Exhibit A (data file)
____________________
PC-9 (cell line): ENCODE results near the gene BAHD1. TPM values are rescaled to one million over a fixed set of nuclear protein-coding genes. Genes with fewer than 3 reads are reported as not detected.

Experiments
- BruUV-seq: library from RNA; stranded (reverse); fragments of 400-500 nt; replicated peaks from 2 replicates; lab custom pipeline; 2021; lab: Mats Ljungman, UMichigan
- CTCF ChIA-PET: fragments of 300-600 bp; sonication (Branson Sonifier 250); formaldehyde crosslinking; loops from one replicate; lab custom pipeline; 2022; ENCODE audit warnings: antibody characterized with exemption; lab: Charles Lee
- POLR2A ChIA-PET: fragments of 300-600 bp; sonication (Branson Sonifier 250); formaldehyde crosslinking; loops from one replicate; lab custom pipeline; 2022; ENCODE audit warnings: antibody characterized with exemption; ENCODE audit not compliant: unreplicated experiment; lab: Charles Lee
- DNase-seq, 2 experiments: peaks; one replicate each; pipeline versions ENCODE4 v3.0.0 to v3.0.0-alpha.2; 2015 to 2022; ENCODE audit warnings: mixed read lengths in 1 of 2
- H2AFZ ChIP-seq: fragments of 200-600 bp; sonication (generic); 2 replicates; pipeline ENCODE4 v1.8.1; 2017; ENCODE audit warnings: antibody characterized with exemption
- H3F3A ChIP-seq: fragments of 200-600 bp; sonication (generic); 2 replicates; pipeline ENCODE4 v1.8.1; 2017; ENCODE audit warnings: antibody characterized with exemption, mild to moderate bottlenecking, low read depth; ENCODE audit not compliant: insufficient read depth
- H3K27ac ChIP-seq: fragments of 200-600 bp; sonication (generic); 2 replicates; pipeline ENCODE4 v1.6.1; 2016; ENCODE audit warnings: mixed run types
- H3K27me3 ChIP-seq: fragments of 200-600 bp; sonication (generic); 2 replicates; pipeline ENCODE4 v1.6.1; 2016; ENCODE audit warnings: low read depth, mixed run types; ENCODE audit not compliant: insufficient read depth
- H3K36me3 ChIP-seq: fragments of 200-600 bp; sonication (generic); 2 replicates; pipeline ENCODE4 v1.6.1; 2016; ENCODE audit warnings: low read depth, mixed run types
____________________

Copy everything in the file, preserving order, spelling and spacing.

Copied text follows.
PC-9 (cell line): ENCODE results near the gene BAHD1. TPM values are rescaled to one million over a fixed set of nuclear protein-coding genes. Genes with fewer than 3 reads are reported as not detected.

Experiments
- BruUV-seq: library from RNA; stranded (reverse); fragments of 400-500 nt; replicated peaks from 2 replicates; lab custom pipeline; 2021; lab: Mats Ljungman, UMichigan
- CTCF ChIA-PET: fragments of 300-600 bp; sonication (Branson Sonifier 250); formaldehyde crosslinking; loops from one replicate; lab custom pipeline; 2022; ENCODE audit warnings: antibody characterized with exemption; lab: Charles Lee
- POLR2A ChIA-PET: fragments of 300-600 bp; sonication (Branson Sonifier 250); formaldehyde crosslinking; loops from one replicate; lab custom pipeline; 2022; ENCODE audit warnings: antibody characterized with exemption; ENCODE audit not compliant: unreplicated experiment; lab: Charles Lee
- DNase-seq, 2 experiments: peaks; one replicate each; pipeline versions ENCODE4 v3.0.0 to v3.0.0-alpha.2; 2015 to 2022; ENCODE audit warnings: mixed read lengths in 1 of 2
- H2AFZ ChIP-seq: fragments of 200-600 bp; sonication (generic); 2 replicates; pipeline ENCODE4 v1.8.1; 2017; ENCODE audit warnings: antibody characterized with exemption
- H3F3A ChIP-seq: fragments of 200-600 bp; sonication (generic); 2 replicates; pipeline ENCODE4 v1.8.1; 2017; ENCODE audit warnings: antibody characterized with exemption, mild to moderate bottlenecking, low read depth; ENCODE audit not compliant: insufficient read depth
- H3K27ac ChIP-seq: fragments of 200-600 bp; sonication (generic); 2 replicates; pipeline ENCODE4 v1.6.1; 2016; ENCODE audit warnings: mixed run types
- H3K27me3 ChIP-seq: fragments of 200-600 bp; sonication (generic); 2 replicates; pipeline ENCODE4 v1.6.1; 2016; ENCODE audit warnings: low read depth, mixed run types; ENCODE audit not compliant: insufficient read depth
- H3K36me3 ChIP-seq: fragments of 200-600 bp; sonication (generic); 2 replicates; pipeline ENCODE4 v1.6.1; 2016; ENCODE audit warnings: low read depth, mixed run types